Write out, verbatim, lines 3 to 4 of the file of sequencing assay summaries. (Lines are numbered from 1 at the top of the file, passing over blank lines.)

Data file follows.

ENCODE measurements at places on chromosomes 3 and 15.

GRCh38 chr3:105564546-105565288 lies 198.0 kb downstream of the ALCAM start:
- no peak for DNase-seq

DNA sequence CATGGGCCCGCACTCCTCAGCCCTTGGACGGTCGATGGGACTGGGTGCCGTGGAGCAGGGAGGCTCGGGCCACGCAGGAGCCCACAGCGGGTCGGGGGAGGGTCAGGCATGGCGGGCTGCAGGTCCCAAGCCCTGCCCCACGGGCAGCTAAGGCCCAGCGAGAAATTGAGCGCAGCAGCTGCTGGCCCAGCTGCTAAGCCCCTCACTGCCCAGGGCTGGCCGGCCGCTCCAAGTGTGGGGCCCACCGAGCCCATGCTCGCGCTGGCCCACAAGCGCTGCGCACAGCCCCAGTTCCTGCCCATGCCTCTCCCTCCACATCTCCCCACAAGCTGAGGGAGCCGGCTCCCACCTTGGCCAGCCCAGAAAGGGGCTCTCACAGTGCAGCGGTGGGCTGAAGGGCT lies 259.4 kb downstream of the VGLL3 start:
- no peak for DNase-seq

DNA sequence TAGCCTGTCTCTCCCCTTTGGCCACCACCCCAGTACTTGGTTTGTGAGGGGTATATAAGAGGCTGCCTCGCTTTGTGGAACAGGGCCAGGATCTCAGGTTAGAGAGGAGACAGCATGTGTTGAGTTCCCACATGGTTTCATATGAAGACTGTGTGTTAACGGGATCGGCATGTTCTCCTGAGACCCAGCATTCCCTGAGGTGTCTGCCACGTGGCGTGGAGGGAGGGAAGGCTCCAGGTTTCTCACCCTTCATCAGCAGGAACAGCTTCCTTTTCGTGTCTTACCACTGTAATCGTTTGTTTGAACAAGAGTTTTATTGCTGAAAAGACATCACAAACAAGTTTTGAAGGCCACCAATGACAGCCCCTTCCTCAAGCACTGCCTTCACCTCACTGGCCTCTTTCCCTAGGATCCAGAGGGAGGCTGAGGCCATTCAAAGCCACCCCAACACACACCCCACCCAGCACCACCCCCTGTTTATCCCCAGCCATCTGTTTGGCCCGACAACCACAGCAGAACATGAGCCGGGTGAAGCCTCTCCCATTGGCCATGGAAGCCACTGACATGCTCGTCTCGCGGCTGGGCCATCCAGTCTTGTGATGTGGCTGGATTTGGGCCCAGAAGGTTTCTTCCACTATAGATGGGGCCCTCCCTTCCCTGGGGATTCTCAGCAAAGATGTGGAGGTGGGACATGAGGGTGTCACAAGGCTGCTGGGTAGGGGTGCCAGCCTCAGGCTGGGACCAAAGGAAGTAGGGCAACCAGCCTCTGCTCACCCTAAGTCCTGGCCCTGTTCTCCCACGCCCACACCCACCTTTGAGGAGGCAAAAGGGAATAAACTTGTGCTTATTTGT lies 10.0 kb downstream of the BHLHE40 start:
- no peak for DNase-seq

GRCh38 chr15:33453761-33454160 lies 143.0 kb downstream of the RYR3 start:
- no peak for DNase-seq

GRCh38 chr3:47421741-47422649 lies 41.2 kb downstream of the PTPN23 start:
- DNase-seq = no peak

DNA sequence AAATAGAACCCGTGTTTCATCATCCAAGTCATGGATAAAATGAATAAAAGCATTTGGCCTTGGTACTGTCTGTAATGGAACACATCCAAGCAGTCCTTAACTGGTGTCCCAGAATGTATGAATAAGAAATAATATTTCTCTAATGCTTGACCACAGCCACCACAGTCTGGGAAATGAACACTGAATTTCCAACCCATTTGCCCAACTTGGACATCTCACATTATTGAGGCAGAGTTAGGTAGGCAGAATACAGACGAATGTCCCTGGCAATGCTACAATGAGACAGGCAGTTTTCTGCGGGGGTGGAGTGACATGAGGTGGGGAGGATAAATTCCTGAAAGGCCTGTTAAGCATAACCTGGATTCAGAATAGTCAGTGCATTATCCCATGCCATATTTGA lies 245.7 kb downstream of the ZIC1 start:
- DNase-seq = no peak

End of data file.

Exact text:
- no peak for DNase-seq

DNA sequence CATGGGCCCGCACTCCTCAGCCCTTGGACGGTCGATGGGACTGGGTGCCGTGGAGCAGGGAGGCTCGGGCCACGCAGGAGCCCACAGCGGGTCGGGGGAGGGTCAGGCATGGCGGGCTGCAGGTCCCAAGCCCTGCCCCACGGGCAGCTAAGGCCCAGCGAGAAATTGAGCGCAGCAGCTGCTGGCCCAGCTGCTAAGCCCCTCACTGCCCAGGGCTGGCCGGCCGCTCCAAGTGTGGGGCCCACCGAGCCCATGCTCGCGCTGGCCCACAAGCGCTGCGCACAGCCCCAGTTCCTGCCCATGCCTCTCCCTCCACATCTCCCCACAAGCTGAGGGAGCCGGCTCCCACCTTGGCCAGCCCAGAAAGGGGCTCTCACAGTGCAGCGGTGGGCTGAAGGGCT lies 259.4 kb downstream of the VGLL3 start: